When Orire Omatsola, creative director at Re Bahia announced in August 2015 via Instagram that she was rehauling her label, everyone wondered what that meant. Omatsola’s Re Bahia had been one of the first Nigerian labels to openly declare itself minimalist and follow through, in a time when everyone was cashing out on the ankara/african fabric trend.
Then it was announced on the Lagos Fashion and Design Week 2015 schedule that the brand was showing for the first time under its new name Re Lagos.
Omatsola was kidding about that rehaul.
There was colour on the Re Lagos runway, a lot of it. Olamide Ogundele opened the show in a blush pink Kabaslot jacket and a sky high mini, like nothing ever seen from Re Bahia. And the surprises kept coming. The collection seemed inspired by classic Romanov gypsy culture and dress, the silhouette titled in favor of volume. Models traipsed the runway in off-shoulder gypsy blouses and layered dresses done in flimsy neon gauze. Boxy aso oke jackets and pants with Omatsola’s signature Kabaslot techniue were also a recurring theme on the collection done in complementary colours. A four minute stream of visual stimulants.
Omatsola’s genius is evident in individual pieces, an aso-0ke fringed skirt modelled by Nikki Anyasi that is so succinctly done, it looks like it belongs on some couture runway in Paris. A 3D printed lace house coat that is delicate and beautiful and interesting enough to demand premium Naira, a white drawstring jumpsuit that distils the minimalist essence of Re Bahia and gives us instant nostalgia and of course, Omatsola taking the classic oleku silhouette and reworking it with her Kabaslot technique into afrofuturist high fashion armour.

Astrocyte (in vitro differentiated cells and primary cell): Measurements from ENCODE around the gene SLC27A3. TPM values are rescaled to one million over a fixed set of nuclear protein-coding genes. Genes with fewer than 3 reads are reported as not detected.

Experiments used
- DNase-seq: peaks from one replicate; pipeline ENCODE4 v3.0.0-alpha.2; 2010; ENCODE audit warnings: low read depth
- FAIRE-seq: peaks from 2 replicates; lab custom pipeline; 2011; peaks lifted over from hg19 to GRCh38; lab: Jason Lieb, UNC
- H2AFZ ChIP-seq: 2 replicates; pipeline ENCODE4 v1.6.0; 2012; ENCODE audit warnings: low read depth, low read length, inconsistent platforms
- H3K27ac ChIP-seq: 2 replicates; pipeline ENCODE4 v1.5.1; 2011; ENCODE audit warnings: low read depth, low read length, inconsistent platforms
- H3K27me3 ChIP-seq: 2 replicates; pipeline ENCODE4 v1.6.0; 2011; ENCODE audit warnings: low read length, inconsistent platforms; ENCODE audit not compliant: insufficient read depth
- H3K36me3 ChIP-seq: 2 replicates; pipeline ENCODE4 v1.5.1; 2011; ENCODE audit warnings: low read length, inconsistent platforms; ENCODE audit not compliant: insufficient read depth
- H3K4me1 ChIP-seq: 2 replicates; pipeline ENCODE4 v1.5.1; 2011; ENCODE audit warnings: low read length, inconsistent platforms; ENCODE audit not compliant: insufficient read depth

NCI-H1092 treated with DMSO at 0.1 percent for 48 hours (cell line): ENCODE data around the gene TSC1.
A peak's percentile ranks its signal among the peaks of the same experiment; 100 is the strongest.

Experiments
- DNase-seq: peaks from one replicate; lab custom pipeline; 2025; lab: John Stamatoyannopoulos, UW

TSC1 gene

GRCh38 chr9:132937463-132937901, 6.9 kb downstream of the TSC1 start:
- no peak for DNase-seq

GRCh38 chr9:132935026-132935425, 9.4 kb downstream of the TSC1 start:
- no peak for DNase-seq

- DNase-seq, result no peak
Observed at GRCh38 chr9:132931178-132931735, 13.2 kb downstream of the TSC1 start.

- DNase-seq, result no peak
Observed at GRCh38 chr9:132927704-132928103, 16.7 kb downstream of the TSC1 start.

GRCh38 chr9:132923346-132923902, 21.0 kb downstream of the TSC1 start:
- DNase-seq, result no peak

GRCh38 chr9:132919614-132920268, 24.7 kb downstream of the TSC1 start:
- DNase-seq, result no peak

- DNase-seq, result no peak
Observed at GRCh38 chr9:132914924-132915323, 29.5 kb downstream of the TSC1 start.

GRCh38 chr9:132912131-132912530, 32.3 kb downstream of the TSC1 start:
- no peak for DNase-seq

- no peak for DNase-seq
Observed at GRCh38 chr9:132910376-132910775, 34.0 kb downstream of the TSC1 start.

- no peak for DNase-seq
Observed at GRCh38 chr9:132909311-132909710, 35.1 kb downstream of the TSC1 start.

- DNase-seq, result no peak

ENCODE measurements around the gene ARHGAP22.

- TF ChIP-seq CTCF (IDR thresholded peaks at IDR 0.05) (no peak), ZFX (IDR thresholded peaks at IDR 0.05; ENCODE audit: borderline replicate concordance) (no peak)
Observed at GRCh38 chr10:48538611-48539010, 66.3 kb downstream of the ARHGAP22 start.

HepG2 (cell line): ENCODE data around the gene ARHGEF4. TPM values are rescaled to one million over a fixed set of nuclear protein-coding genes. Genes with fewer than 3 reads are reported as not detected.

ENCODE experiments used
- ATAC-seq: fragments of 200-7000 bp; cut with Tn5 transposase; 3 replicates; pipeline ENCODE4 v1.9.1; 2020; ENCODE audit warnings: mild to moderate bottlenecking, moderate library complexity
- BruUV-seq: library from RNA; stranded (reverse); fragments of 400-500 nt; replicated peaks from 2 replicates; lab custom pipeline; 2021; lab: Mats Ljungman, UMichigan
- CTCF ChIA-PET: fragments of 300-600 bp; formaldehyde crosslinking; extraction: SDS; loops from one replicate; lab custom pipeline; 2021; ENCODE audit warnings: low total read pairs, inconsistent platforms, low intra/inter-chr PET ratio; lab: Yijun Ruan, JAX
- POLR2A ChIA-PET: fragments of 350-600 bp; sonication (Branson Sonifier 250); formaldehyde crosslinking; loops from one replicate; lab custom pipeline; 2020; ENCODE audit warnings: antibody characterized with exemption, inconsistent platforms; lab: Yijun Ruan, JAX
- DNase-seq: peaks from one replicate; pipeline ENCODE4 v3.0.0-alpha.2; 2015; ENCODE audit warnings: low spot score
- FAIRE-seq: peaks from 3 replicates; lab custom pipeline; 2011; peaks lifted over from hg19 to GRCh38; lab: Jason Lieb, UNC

If there was anything evident with the new collection, it was the problem that the ReBahia brand has always had, an inability to commit to an idea and see it to its logical conclusion. The Kabaslot pieces and the gauze pieces seemed like they belonged in two different collections and even the styling could do little to convince us otherwise.
There is a gauzy layered candy dress that could have benefited from being reworked in heavier fabric with better draping quality. And no one can forget the crop blouse and pants ensemble that was only frilled one side and looked like a gross error than a deliberate design choice. Omatsola’s ideas are rock solid, but her execution always starts strong and derails spectacularly half way in.
Re Lagos’s first collection is a strong start, but maybe the Re. Lagos’s future collections will benefit from a little sacrifice of creative liberties for design integrity; or just maybe an artistic director.